If I was in your position and didn't want/couldn't get into a cadet scheme, I'd go part-time instructing around my current job. By all accounts, if you go modular you need to know people and as an instructor you'll get to know a lot of people.
Chris the Robot is offline  
Old 15th Oct 2015, 11:59
  #4 (permalink)  
Join Date: Oct 2011
Location: somewhere warm and wet
Posts: 27
Hmmm. Before I get slated, yes I trained the modular route. Right. I would NOT go to a small(ish) school / modular route. I qualified in 2008, and only landed my first job this past January. Between 2008 and 2015 I saw countless CTC and Oxford people go straight to Jets, both the FR right hand seat, and countless airlines. With less than 200 hours. Hours won't be your issue. Contacts, deals between airlines and training providers, and a type-rating will be the issue. I can honestly say, now that I am flying, that if I could go back in time I would NOT do it again.

The incidental costs of food, accommodation, petrol, lost earnings due time off work, exam fees, partial re-tests, licence issue, IR renewals after 12 months, type rating renewals after job hunting..... Well they are eye watering. I could have been mortgage free by now. I am mortgage free, because I am STILL renting. And as my airline employs me part-time, summer only (permanent) I cannot qualify for a mortgage. Yes, you read correctly. As an employed Airbus F/O, I earn too LITTLE to get a mortgage.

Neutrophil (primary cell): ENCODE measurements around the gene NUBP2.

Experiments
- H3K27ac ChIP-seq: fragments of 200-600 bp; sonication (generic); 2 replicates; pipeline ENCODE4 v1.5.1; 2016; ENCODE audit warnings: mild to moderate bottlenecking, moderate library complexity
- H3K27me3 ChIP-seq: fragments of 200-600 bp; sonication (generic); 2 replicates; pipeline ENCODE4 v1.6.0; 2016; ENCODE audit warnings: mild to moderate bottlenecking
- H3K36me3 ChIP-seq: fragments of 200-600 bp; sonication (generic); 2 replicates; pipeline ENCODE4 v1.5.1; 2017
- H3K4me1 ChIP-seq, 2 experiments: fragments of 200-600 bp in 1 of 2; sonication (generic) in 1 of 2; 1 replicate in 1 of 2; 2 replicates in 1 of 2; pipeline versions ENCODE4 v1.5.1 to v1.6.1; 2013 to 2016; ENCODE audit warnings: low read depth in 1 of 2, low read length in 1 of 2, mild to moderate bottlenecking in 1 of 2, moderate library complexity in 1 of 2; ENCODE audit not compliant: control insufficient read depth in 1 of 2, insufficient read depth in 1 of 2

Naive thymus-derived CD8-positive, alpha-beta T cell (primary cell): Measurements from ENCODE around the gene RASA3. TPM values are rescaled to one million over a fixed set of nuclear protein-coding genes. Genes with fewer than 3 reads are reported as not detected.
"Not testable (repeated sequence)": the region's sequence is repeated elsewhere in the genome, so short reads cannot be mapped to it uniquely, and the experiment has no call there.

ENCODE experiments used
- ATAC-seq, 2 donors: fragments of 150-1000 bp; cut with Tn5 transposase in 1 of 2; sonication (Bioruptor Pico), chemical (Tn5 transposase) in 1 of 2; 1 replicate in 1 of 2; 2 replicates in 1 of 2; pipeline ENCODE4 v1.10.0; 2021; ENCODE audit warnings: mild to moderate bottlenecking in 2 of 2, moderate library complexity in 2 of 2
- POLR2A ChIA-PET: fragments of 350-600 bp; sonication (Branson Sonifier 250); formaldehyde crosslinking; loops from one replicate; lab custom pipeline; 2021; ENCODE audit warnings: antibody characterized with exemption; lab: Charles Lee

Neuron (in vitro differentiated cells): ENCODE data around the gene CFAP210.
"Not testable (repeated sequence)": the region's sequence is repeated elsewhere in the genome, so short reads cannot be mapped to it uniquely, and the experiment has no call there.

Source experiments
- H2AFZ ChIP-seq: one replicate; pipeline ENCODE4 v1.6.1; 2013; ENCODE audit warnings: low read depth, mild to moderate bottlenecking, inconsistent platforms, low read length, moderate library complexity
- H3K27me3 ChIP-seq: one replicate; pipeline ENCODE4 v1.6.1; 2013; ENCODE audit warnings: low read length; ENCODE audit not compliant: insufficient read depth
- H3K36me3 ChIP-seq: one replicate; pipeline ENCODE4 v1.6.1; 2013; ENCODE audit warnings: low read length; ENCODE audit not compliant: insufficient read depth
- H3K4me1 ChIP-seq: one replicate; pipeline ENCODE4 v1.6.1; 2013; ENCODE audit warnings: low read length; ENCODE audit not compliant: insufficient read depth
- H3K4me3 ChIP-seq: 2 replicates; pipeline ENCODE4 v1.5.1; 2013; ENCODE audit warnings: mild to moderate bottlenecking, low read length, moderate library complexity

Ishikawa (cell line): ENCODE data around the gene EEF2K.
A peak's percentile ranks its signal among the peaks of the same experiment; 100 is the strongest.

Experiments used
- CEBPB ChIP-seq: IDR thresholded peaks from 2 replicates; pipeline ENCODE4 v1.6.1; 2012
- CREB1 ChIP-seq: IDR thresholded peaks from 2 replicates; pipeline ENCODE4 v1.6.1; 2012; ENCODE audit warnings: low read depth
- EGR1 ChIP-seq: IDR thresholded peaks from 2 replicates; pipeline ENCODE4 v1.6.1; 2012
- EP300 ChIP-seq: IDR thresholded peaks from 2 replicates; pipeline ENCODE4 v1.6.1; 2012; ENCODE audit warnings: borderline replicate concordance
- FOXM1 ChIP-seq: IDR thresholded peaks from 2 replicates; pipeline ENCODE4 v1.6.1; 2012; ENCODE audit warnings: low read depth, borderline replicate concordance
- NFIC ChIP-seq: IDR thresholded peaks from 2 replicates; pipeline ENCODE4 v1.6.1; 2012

Final thought: ask as many pilots as possible if they would recommend the career to their children. Prepare to be surprised.
beardedclam is offline  
Old 15th Oct 2015, 15:23
  #5 (permalink)  
Join Date: May 2014
Location: Europe
Posts: 179
There are Small and well known schools with airline contacts! The main problem is that too many pilots don't do a proper research before the training (integrated ones because they just think I am with the right school and I am paying for it, and then the modulars who just choose the chepeast schools)! Moreover, you need to work your ladder slowly, too many pilots apply to Ryanair and wait doing nothing more!
EC DKN is offline  
Old 16th Oct 2015, 09:50
  #6 (permalink)  
Join Date: Oct 2005
Location: Somerset
Posts: 418
I can absolutely echo the sentiments of beardedclam, like them I qualified in 2008 from a reasonable modular school and since then I have seen CTC, OAA and FTE grads get the jobs ahead of me, would I be flying now if I had gone to an integrated school? Simple answer is I don’t know.

Unlike beardedclam I am not flying for an airline (full time or otherwise), before training I was an engineer and I have fallen back on my old career as Plan B to provide for my family while looking for that elusive first break, Plan B is rapidly becoming Plan A.